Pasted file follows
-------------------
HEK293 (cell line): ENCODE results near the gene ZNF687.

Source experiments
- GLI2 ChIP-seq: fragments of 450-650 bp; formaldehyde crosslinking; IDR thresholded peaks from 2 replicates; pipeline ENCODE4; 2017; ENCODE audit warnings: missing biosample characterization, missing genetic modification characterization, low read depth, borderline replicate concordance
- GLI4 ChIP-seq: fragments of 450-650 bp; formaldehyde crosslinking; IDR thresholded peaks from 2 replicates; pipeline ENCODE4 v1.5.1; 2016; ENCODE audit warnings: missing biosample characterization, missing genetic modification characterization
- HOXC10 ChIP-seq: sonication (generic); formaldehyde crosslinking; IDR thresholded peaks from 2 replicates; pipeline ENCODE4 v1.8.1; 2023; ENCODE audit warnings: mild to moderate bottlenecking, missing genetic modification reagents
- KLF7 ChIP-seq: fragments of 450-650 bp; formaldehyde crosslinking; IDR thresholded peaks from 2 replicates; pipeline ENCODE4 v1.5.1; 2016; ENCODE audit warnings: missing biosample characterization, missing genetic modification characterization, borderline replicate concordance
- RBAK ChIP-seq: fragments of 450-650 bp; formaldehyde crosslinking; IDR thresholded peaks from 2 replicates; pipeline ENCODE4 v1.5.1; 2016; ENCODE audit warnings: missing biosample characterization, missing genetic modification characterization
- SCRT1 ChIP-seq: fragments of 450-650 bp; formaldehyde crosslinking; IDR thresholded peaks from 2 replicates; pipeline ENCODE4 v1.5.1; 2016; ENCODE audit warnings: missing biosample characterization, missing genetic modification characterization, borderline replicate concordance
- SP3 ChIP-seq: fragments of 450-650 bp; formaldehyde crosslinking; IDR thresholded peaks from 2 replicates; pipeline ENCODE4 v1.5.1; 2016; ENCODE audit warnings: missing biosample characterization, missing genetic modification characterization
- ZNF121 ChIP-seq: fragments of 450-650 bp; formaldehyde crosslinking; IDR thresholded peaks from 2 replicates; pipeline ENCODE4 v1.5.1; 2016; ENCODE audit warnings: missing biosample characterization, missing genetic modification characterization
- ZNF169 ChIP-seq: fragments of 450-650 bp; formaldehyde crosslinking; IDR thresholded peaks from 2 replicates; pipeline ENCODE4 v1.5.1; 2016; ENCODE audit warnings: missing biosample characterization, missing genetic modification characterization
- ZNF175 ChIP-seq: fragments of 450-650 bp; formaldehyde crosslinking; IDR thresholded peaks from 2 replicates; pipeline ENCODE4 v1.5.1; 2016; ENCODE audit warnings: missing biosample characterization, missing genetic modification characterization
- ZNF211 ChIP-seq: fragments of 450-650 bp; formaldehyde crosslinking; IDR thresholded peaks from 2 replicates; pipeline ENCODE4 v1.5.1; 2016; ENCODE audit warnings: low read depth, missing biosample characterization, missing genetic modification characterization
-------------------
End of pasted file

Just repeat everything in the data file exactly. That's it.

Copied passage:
HEK293 (cell line): ENCODE results near the gene ZNF687.

Source experiments
- GLI2 ChIP-seq: fragments of 450-650 bp; formaldehyde crosslinking; IDR thresholded peaks from 2 replicates; pipeline ENCODE4; 2017; ENCODE audit warnings: missing biosample characterization, missing genetic modification characterization, low read depth, borderline replicate concordance
- GLI4 ChIP-seq: fragments of 450-650 bp; formaldehyde crosslinking; IDR thresholded peaks from 2 replicates; pipeline ENCODE4 v1.5.1; 2016; ENCODE audit warnings: missing biosample characterization, missing genetic modification characterization
- HOXC10 ChIP-seq: sonication (generic); formaldehyde crosslinking; IDR thresholded peaks from 2 replicates; pipeline ENCODE4 v1.8.1; 2023; ENCODE audit warnings: mild to moderate bottlenecking, missing genetic modification reagents
- KLF7 ChIP-seq: fragments of 450-650 bp; formaldehyde crosslinking; IDR thresholded peaks from 2 replicates; pipeline ENCODE4 v1.5.1; 2016; ENCODE audit warnings: missing biosample characterization, missing genetic modification characterization, borderline replicate concordance
- RBAK ChIP-seq: fragments of 450-650 bp; formaldehyde crosslinking; IDR thresholded peaks from 2 replicates; pipeline ENCODE4 v1.5.1; 2016; ENCODE audit warnings: missing biosample characterization, missing genetic modification characterization
- SCRT1 ChIP-seq: fragments of 450-650 bp; formaldehyde crosslinking; IDR thresholded peaks from 2 replicates; pipeline ENCODE4 v1.5.1; 2016; ENCODE audit warnings: missing biosample characterization, missing genetic modification characterization, borderline replicate concordance
- SP3 ChIP-seq: fragments of 450-650 bp; formaldehyde crosslinking; IDR thresholded peaks from 2 replicates; pipeline ENCODE4 v1.5.1; 2016; ENCODE audit warnings: missing biosample characterization, missing genetic modification characterization
- ZNF121 ChIP-seq: fragments of 450-650 bp; formaldehyde crosslinking; IDR thresholded peaks from 2 replicates; pipeline ENCODE4 v1.5.1; 2016; ENCODE audit warnings: missing biosample characterization, missing genetic modification characterization
- ZNF169 ChIP-seq: fragments of 450-650 bp; formaldehyde crosslinking; IDR thresholded peaks from 2 replicates; pipeline ENCODE4 v1.5.1; 2016; ENCODE audit warnings: missing biosample characterization, missing genetic modification characterization
- ZNF175 ChIP-seq: fragments of 450-650 bp; formaldehyde crosslinking; IDR thresholded peaks from 2 replicates; pipeline ENCODE4 v1.5.1; 2016; ENCODE audit warnings: missing biosample characterization, missing genetic modification characterization
- ZNF211 ChIP-seq: fragments of 450-650 bp; formaldehyde crosslinking; IDR thresholded peaks from 2 replicates; pipeline ENCODE4 v1.5.1; 2016; ENCODE audit warnings: low read depth, missing biosample characterization, missing genetic modification characterization